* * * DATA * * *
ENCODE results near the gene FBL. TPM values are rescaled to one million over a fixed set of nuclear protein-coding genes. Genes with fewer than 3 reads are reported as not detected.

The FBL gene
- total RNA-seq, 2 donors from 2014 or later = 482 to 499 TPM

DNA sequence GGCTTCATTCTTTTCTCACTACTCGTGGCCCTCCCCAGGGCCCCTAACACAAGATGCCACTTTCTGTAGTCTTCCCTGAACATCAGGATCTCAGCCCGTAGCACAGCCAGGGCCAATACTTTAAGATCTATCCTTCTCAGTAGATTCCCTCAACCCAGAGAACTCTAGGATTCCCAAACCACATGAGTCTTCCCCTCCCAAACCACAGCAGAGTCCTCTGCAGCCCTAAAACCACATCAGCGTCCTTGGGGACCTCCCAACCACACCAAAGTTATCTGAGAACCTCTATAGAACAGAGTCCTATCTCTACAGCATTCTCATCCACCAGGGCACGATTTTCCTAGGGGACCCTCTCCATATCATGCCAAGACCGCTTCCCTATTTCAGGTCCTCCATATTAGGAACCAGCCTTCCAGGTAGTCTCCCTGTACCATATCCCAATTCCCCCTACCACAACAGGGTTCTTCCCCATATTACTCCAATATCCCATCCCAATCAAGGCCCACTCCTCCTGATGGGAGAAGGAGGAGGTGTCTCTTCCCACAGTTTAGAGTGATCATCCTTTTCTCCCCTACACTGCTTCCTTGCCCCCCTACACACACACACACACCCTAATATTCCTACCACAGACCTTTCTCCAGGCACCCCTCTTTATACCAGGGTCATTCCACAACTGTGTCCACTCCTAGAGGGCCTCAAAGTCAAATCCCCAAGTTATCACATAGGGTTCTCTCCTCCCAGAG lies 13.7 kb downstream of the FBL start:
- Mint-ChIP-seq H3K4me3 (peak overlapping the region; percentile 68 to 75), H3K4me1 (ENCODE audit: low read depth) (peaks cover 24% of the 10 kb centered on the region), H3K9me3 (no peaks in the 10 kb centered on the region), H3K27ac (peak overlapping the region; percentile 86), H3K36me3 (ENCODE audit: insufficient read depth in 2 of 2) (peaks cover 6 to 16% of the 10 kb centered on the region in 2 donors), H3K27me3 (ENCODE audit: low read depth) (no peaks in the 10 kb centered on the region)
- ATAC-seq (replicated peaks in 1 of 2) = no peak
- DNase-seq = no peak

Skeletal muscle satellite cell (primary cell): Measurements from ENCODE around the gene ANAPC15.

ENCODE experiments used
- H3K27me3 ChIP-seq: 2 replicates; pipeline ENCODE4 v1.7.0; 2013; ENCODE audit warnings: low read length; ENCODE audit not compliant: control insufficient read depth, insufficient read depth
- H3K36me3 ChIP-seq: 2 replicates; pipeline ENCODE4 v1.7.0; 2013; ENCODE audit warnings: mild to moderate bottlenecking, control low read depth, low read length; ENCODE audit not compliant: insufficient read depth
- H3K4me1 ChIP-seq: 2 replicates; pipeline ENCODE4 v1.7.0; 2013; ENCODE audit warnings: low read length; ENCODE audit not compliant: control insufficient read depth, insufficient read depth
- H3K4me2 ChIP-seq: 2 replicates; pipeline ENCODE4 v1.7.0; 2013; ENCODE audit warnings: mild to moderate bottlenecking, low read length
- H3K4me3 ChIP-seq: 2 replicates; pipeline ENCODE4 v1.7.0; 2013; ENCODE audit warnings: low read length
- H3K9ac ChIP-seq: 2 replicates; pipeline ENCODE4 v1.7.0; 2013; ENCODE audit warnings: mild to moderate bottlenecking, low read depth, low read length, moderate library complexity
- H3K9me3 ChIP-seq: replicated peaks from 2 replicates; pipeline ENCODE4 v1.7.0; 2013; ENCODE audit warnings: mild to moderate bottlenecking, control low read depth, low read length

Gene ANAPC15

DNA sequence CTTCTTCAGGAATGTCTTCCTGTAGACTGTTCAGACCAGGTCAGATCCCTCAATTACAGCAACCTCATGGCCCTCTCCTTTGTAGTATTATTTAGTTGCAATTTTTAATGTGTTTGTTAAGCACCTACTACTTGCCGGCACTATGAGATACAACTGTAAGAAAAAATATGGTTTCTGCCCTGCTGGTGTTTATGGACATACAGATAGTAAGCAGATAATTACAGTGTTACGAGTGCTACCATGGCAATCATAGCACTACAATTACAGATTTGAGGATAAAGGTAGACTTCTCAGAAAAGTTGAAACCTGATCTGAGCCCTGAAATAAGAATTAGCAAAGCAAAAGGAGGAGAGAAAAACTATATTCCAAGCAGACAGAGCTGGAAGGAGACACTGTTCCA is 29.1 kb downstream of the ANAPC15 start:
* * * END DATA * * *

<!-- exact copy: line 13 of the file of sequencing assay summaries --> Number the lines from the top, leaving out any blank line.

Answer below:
- H3K4me2 ChIP-seq: 2 replicates; pipeline ENCODE4 v1.7.0; 2013; ENCODE audit warnings: mild to moderate bottlenecking, low read length